Attack on Nature: Do We Care?

Metal owl, back alley, Darwen, Lancs

Recent government announcements have united the UK’s leading nature charities in protest. Issues include:

  • Proposals that weaken our Habitat Regulations.
  • Creating large enterprise zones which will reduce the need for planning permission in areas that currently include, for example, Special Protection Areas for birds.
  • Rolling back the new Environmental Land Management Scheme (ELMS) that encourages farmers to protect nature in favour of the old, often criticised method of paying landowners a set amount per acre of land owned.
  • An ongoing drought is drying up rare chalk rivers and all of our rivers fail to meet the chemical standards set for them.
  • British Woodland is becoming less diverse.
  • The UK is one of the most nature depleted countries, in the bottom 10% globally and last among the G7 group.

The Royal Society For The Prevention of Cruelty to Birds (RSPB) has been leading the response. I’m not a bird photographer, so I’m using owl art for this post, owls being an old symbol of wisdom. And because art might be the only way future generations know some of the wildlife our society takes for granted.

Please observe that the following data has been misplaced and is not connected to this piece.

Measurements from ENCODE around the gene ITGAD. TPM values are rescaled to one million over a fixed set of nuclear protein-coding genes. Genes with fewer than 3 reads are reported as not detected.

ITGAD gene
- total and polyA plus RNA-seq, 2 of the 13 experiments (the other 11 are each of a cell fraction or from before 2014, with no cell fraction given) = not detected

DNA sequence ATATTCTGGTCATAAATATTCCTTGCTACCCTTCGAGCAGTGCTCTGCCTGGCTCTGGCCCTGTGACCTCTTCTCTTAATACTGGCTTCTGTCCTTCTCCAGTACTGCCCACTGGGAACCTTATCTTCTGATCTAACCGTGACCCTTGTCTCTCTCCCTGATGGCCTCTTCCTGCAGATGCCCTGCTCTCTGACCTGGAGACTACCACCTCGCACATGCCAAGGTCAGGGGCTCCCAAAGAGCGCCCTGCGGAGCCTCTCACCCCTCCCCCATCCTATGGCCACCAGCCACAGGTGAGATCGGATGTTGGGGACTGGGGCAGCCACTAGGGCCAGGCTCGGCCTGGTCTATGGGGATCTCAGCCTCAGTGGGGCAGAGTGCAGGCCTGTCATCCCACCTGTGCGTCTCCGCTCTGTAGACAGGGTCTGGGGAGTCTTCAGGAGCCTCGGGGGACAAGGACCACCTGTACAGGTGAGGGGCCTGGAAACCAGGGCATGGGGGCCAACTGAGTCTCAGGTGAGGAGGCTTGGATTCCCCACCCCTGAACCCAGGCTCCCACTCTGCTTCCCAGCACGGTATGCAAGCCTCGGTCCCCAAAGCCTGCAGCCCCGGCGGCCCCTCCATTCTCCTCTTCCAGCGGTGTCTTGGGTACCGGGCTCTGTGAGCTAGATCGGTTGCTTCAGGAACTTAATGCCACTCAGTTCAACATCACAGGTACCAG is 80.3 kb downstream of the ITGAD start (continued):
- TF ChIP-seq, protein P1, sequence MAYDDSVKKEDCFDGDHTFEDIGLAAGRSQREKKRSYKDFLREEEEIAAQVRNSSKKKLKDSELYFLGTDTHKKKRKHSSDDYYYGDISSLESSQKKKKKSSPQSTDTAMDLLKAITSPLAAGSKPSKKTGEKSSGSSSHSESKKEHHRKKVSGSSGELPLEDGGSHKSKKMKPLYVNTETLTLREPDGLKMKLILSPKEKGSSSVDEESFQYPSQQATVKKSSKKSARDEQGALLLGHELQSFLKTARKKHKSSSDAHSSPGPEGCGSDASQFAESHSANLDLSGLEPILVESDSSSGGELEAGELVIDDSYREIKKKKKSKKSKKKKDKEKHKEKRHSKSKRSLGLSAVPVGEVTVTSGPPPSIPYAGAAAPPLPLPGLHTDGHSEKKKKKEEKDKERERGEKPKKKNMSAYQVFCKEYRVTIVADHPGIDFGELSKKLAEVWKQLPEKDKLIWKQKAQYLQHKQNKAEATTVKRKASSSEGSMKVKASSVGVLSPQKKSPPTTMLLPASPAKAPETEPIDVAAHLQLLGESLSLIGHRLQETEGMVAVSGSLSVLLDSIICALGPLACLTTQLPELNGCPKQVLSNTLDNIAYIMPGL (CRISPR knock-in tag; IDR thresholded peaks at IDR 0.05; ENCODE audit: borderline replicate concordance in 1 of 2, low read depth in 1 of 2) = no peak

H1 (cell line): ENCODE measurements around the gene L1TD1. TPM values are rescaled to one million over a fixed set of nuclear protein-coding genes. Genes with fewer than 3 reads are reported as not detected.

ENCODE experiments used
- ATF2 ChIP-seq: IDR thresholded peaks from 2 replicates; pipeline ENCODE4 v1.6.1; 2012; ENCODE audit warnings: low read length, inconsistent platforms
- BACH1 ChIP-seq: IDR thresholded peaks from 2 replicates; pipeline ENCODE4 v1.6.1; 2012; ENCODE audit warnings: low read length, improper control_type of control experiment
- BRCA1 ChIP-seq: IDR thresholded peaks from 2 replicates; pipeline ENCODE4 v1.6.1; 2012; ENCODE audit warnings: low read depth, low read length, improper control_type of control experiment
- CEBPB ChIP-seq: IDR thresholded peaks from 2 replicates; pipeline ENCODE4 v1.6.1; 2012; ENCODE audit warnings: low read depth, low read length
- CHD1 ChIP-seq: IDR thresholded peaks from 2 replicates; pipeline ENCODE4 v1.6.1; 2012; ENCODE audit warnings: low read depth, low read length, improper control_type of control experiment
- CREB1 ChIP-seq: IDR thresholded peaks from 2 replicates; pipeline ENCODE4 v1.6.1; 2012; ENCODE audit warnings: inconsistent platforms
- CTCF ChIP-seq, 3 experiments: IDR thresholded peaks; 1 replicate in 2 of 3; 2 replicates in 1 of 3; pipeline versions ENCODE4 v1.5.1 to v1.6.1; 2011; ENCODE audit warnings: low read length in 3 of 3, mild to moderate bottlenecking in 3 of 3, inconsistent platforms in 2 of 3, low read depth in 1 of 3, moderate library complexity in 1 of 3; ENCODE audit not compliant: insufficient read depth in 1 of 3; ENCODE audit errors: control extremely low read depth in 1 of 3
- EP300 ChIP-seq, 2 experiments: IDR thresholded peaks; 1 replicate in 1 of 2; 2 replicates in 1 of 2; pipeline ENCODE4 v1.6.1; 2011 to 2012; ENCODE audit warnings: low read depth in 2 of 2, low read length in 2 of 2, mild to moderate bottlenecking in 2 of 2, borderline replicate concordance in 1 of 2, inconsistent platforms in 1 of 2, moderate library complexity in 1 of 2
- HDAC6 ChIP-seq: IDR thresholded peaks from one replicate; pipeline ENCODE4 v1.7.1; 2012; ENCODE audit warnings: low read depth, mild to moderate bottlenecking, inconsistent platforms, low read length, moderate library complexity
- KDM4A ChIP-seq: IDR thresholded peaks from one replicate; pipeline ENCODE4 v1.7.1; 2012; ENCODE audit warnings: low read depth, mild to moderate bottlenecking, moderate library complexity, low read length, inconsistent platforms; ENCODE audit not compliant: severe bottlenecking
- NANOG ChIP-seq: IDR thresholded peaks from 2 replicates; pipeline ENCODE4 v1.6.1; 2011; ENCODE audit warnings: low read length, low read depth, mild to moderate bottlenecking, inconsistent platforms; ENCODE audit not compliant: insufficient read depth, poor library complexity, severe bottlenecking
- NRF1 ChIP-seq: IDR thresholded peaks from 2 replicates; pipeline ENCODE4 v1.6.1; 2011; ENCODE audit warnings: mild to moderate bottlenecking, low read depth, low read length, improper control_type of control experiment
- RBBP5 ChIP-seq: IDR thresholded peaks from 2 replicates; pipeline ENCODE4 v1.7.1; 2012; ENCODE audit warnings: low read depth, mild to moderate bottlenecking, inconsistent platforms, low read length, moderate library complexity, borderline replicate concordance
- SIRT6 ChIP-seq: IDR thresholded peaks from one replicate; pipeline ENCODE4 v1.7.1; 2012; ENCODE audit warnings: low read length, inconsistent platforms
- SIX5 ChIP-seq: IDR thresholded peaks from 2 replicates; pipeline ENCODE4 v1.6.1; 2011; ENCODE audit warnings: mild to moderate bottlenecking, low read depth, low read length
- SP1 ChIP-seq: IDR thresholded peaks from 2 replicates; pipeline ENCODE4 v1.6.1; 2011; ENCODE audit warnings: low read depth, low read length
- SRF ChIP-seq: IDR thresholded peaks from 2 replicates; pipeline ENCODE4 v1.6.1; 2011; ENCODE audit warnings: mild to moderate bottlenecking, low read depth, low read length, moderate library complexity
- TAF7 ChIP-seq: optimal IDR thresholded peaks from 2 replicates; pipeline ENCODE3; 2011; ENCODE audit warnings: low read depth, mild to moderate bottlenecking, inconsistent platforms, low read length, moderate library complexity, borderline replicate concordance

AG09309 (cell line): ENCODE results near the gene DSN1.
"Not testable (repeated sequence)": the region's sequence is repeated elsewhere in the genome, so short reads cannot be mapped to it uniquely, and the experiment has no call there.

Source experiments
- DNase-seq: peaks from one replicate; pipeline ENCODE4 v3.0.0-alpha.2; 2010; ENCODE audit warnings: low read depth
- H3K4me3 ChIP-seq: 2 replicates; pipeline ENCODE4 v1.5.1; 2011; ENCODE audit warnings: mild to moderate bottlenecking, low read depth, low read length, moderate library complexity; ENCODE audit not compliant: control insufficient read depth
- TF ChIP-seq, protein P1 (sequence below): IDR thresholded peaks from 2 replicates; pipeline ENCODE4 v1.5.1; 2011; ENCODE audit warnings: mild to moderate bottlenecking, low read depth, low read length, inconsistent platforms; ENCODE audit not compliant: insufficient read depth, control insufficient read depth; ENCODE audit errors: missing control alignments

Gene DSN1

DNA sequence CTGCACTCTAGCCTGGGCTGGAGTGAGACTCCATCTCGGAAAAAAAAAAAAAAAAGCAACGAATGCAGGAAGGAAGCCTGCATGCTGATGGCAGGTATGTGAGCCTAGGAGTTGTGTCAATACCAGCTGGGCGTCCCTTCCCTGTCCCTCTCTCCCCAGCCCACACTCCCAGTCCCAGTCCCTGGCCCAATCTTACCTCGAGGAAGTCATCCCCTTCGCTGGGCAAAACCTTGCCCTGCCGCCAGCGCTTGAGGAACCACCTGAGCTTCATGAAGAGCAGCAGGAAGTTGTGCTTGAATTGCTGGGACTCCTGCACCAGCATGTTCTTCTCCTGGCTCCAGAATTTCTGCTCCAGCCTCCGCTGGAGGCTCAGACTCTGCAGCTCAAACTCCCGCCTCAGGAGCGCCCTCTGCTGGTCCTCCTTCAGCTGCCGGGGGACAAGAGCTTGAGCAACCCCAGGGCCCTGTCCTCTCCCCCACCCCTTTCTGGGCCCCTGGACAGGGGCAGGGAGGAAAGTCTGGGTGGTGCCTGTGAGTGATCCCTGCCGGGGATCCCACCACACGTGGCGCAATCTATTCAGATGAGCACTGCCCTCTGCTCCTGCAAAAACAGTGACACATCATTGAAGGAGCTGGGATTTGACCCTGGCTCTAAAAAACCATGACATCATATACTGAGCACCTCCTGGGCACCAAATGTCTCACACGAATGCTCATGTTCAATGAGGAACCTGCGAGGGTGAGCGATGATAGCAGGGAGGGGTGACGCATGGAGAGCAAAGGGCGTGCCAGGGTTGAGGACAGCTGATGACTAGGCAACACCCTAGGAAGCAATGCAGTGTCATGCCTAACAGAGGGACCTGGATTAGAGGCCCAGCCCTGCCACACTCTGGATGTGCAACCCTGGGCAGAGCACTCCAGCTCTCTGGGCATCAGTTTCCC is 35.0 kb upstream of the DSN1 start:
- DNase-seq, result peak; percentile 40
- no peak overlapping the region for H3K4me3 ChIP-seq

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Winter’s Decorations

Dried-up fern makes curly patterns

The bright city lights have little appeal for me this year. Nature leaves out decorations for those who look – and the human imagination has all the tools needed to play along.

A dried-up fern provides row after row of Christmas trees, viewed one way; party streamers or garlands of tinsel, another.  I could contend that the plant had just taken a deep breath and puffed out a whole load of party blowers, captured here at peak toot, but you don’t need me to labour the point.

I’ll just share one more picture, with your blessing…
Continue reading “Winter’s Decorations”